Monday, June 11, 2007
Nick Vedros - Funny Business
Photographer Nick Vedros has an eye for style and a head for business
As a successful photographer, Nick Vedros has a style that's unique and a client list that includes the largest companies in the world. You've no doubt seen his work, and it's probably made you smile. It's this quirky brand of humor—and his flawless execution—that keep clients grinning, too.
Vedros has always had a singular sense of vision to go along with his sense of humor. Take his famous photograph of a dog spinning a basketball, which was made before the preponderance of digital technology and was achieved thanks to old-fashioned ingenuity. Vedros put a screw in it—“the basketball, not the dog!”—and suspended it from the studio set. The trainer taught Beaumont, the dog, to walk under the suspended ball and bump it with his nose. It's the vision, not the technology, that makes the difference.
“We just keep moving along with the technology,” Vedros says of his newest tools. “Now, we're finally at digital capture, which completes the puzzle.”
That puzzle has been under construction since the early 1990s, when Vedros began incorporating digital technologies into his workflow. Since then, he has been combining inventiveness with the newest and best equipment in order to do one simple thing: deliver the most unique, high-quality imagery to his clients.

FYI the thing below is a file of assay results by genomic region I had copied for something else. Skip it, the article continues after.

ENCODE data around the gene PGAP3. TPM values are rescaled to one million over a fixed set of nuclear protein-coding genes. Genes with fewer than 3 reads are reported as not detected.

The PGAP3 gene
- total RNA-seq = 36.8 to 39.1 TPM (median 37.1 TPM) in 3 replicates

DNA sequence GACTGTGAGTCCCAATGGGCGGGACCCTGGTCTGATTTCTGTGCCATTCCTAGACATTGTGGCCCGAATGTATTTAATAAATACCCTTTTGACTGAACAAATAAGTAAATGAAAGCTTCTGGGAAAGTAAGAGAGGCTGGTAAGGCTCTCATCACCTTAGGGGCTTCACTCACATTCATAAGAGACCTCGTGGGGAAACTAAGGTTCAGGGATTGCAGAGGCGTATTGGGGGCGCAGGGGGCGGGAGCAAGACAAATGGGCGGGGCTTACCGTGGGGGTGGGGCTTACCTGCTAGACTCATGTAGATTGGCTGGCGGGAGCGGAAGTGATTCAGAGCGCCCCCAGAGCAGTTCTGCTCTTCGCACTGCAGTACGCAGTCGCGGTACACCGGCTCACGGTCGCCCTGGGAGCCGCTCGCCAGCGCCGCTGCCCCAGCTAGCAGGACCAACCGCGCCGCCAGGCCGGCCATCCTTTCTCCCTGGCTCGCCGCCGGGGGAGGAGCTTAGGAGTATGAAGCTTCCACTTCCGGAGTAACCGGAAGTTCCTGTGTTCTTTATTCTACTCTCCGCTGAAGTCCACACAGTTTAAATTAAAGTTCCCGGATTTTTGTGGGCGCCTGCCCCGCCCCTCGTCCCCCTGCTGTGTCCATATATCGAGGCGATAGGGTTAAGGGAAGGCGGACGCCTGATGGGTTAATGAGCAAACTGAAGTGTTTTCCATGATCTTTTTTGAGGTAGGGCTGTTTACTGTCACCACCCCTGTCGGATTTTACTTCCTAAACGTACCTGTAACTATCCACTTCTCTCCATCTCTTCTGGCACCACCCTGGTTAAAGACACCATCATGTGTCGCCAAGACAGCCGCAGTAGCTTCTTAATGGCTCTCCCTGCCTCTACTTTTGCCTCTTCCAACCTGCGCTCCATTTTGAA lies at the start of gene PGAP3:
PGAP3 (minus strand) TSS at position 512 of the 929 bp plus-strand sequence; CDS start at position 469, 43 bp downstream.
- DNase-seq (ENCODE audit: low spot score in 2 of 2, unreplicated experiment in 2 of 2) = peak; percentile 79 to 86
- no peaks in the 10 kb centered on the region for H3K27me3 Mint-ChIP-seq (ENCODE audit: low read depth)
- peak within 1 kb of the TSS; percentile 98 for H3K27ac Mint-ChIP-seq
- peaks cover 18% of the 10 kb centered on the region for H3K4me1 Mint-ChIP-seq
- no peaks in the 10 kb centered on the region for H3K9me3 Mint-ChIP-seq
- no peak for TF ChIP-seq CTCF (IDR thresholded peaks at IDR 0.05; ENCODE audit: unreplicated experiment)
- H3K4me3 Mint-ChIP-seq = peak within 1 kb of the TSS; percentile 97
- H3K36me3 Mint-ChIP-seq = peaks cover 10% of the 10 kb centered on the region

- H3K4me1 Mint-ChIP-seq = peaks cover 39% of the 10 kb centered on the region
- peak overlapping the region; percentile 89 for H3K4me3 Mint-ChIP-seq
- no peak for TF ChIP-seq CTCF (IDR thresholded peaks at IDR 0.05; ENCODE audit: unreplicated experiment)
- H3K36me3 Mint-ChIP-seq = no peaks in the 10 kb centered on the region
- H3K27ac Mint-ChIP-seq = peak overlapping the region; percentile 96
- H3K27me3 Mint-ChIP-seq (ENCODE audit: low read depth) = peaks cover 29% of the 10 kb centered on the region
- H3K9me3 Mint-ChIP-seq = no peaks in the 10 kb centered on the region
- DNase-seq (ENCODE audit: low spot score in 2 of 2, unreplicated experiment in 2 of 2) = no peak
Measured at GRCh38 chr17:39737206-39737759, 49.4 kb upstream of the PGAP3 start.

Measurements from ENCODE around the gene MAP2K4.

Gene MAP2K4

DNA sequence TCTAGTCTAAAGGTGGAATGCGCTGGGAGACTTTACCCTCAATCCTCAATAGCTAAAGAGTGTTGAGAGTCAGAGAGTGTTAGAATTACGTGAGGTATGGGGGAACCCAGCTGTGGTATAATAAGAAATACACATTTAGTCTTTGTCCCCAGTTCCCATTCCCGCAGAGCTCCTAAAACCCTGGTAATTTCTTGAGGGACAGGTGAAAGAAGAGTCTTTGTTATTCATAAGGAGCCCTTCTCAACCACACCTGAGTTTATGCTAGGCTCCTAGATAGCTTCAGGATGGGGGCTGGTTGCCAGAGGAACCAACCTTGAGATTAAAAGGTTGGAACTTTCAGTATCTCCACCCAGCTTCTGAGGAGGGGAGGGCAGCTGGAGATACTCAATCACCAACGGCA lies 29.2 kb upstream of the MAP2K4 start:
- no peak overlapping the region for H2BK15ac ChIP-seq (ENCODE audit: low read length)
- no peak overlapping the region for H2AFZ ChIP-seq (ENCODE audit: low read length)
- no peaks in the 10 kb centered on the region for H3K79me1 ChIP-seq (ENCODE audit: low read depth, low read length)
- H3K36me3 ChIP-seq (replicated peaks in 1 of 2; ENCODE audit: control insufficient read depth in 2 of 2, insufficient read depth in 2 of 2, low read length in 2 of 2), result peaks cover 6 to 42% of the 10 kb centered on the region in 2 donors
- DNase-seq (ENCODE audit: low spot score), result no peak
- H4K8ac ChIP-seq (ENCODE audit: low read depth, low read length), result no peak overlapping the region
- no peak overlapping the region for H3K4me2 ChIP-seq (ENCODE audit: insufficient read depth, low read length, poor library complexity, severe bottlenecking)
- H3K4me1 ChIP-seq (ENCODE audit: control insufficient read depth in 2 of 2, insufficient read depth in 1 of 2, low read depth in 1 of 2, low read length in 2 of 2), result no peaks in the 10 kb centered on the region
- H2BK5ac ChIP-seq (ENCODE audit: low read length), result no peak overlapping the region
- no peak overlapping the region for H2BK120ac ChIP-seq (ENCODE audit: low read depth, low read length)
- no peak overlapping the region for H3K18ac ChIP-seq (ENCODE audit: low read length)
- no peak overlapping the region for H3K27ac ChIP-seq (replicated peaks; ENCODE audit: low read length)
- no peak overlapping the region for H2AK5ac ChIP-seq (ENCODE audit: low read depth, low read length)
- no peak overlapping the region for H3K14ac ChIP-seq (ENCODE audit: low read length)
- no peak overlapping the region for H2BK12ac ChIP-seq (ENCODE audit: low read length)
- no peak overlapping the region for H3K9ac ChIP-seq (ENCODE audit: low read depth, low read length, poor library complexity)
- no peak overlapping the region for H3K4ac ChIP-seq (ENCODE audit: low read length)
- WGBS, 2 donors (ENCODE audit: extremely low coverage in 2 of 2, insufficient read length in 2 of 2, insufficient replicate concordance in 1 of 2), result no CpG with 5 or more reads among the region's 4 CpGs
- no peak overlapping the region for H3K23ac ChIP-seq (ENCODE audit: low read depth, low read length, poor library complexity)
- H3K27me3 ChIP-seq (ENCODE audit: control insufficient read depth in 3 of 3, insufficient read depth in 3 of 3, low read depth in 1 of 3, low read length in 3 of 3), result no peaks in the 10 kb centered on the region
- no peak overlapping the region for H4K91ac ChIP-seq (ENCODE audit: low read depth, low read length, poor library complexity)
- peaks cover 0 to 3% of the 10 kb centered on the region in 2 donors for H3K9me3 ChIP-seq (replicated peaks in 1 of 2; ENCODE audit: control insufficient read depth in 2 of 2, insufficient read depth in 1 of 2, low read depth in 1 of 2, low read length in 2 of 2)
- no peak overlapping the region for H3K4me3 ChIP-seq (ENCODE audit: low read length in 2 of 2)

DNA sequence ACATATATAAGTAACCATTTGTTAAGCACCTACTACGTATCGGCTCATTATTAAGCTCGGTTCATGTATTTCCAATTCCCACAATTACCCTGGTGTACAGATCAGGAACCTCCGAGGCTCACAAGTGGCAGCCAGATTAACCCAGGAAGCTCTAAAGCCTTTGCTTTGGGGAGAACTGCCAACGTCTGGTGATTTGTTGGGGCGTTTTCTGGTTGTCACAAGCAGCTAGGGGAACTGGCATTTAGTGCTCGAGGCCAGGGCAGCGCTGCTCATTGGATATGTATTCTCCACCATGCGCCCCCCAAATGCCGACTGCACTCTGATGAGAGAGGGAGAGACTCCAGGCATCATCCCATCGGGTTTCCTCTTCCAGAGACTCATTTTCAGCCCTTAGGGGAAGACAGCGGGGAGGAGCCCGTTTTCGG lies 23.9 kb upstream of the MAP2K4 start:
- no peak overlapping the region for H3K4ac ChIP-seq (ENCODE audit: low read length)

“Ninety-nine percent of my shoots are done in digital,” says Vedros. “If I'm shooting a large ad or poster, for example, I'll try to use the Kodak Pro Back Plus on my Hasselblad—which has unbelievable quality—because of the file size. If the subject is moving faster, where I need that 35, I'll use the Canon 1Ds—a fabulous camera. I've found I can combine the two seamlessly. I can use the Kodak for the big plate in the background; then use the Canon if, for example, I'm photographing animals and need to shoot a little quicker.”
In addition to providing time and cost savings, digital tools have affected the way in which Vedros functions behind the lens. While some photographers resist the idea that technology has any impact on their effectiveness, Vedros embraces it.